Today, I complete my tour through the C++20 core language features with a few small improvements. One interesting of these minor improvements is that most of volatile has been deprecated.
The abstract in the proposal P1152R0 briefly describes the changes that volatile undergoes: “The proposed deprecation preserves the useful parts of volatile, and removes the dubious / already broken ones. This paper aims at breaking at compile-time code which is today subtly broken at runtime or through a compiler update. “
Before I show you what semantic of volatile is preserved, I want to start with the deprecated features:
- Deprecate volatile compound assignment, and pre/post increment/decrement
- Deprecate volatile qualification of function parameters or return types
- Deprecate volatile qualifiers in a structured binding declaration
If you want to know all the sophisticated details, I strongly suggest you watch the CppCon 2019 talk “Deprecating volatile” from JF Bastien. Here are a few examples from the talk referring to used numbers (1) to (3).
I didn’t answer the crucial question: When should you use volatile? A note from the C++ standard says that “volatile is a hint to the implementation to avoid aggressive optimization involving the object because the value of the object might be changed by means undetectable by an implementation.” This means for a single thread of execution that, the compiler must perform load or store operations in the executable as often as they occur in the source code. volatile operations, therefore, cannot be eliminated or reordered. Consequently, you can use volatile objects to communicate with a signal handler but not with another thread of execution.
To summarize, volatile avoids aggressive optimization and has no multithreading semantics.
I present the remaining minor improvements with a short example that runs in the Compiler Explorer.
Range-based for-loop with Initializers
With C++20, you can directly use a range-based for-loop with an initializer.
The range-based for-loop uses in line (1) a std::vector, in line (2) a std::initializer_list, and line (3) a std::string. Additionally, in lines (1) and line (2), I apply automatic type deduction for class templates we have had since C++17. Instead of std::vector<int> and std::initalizer_list<int>, I write std::vector and std::initializer_list.
With GCC 10.2 and Compiler Explorer, I get the expected output.
virtual constexpr Functions
A constexpr function has the potential to run at compile-time but can also be executed at run-time. Consequently, you can make a constexpr function with C++20 virtual. Both directions are possible. Neither can a virtual constexpr function override a non-constexpr function nor can a virtual non-constexpr function override a constexpr virtual function. I want to emphasize that override implies that the regarding function of a base class is virtual.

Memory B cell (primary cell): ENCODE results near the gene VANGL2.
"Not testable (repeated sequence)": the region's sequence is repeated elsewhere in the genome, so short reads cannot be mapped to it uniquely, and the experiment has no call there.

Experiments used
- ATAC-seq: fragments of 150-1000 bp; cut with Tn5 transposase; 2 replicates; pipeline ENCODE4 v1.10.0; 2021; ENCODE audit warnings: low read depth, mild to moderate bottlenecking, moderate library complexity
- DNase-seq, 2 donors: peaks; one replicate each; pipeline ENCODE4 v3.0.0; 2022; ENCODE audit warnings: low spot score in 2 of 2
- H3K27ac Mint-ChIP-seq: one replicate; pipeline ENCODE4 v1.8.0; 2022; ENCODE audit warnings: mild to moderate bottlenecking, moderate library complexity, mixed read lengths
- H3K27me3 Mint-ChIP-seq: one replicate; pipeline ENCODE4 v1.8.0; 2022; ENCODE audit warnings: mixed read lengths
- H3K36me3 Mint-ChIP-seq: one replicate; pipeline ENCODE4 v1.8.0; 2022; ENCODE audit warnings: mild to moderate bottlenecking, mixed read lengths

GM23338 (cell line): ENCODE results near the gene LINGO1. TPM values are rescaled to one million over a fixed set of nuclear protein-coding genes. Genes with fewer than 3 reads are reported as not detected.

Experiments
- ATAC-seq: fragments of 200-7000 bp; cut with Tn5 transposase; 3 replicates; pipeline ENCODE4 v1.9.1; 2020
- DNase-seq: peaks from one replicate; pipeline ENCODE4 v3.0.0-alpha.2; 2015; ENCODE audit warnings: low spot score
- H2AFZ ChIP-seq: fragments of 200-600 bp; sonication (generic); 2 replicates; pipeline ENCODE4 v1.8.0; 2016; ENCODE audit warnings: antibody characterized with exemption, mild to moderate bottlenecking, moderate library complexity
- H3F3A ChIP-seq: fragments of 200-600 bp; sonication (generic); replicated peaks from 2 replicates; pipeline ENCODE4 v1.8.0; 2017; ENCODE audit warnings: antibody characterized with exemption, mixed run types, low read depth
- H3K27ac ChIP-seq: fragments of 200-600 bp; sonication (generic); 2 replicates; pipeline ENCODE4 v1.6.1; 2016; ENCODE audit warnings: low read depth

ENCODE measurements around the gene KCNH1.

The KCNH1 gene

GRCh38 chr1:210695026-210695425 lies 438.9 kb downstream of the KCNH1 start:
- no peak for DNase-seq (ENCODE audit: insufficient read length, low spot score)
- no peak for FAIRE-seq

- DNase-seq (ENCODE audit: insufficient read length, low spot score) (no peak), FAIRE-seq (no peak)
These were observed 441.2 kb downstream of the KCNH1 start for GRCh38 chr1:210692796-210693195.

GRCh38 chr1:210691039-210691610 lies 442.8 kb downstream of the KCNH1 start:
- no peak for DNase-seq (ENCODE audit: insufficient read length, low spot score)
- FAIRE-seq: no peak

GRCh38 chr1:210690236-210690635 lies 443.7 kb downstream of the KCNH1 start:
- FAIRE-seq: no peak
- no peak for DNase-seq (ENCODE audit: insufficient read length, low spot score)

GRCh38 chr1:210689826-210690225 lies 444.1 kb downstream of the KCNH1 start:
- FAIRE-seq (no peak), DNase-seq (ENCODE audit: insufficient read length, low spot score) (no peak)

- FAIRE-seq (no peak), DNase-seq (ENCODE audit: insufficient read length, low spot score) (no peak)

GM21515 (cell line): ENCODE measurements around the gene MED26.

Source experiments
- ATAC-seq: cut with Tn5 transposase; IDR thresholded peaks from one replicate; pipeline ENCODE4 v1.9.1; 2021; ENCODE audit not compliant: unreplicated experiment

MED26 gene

The following program shows both combinations.
Line (1) uses virtual dispatch (late binding) via a pointer, and line (2) uses virtual dispatch via reference. Once more, here is the output with GCC 10.2 and the Compiler Explorer.
The new Character Type for UTF-8 Strings: char8_t
Additionally, to the character types char16_t and char32_t from C++11, C++20 gets the new character type char8_t.char8_t is large enough to represent any UTF-8 code unit (8 bits). It has the same size, signedness, and alignment as an unsigned char, but is a distinct type.
Consequently, C++20 has a new typedef for the character type char8_t (1) and a new UTF-8 string literal (2).
The following program shows the straightforward usage of char8_t:
Without further ado. Here is the output of the program on the Compiler Explorer.
using enum in Local Scopes
A using enum declaration introduces the enumerators of the named enumeration in the local scope.
The using enum declaration in (1) introduces the enumerators of the scoped enumerations Color into the local scope. From then on, the enumerators can be used unscoped (2). This time, the only C++ compiler supporting using enum is the Microsoft Compiler 19.24:
Default member initializers for bit-fields
First, what is a bit field? Here is the definition of Wikipedia: “A bit field is a data structure used in computer programming. It consists of a number of adjacent computer memory locations which have been allocated to hold a sequence of bits, stored so that any single bit or group of bits within the set can be addressed. A bit field is most commonly used to represent integral types of known, fixed bit-width.”
With C++20, we can default initialize the members of a bit-field:
According to the member of a class (1) with C++11, the members of the bit-field can have default initializers (2) with C++20. Finally, here is the output of the program with the Clang 10.0 compiler:
A Short Writing Break
In the next fortnight, I will be in Italy, so I will not write a regular post.
If you want to read one of my more than 300 posts on modern C++, I created a visual tour through my blog. This visual tour explains the TOC, categories, tags, archive, and search system and should help you find the post you are looking for.
Here you go https://youtu.be/hrXoVSi0O28.
After my short break, I continue my journey through C++20 with the new library. In particular, I will write about std::span.
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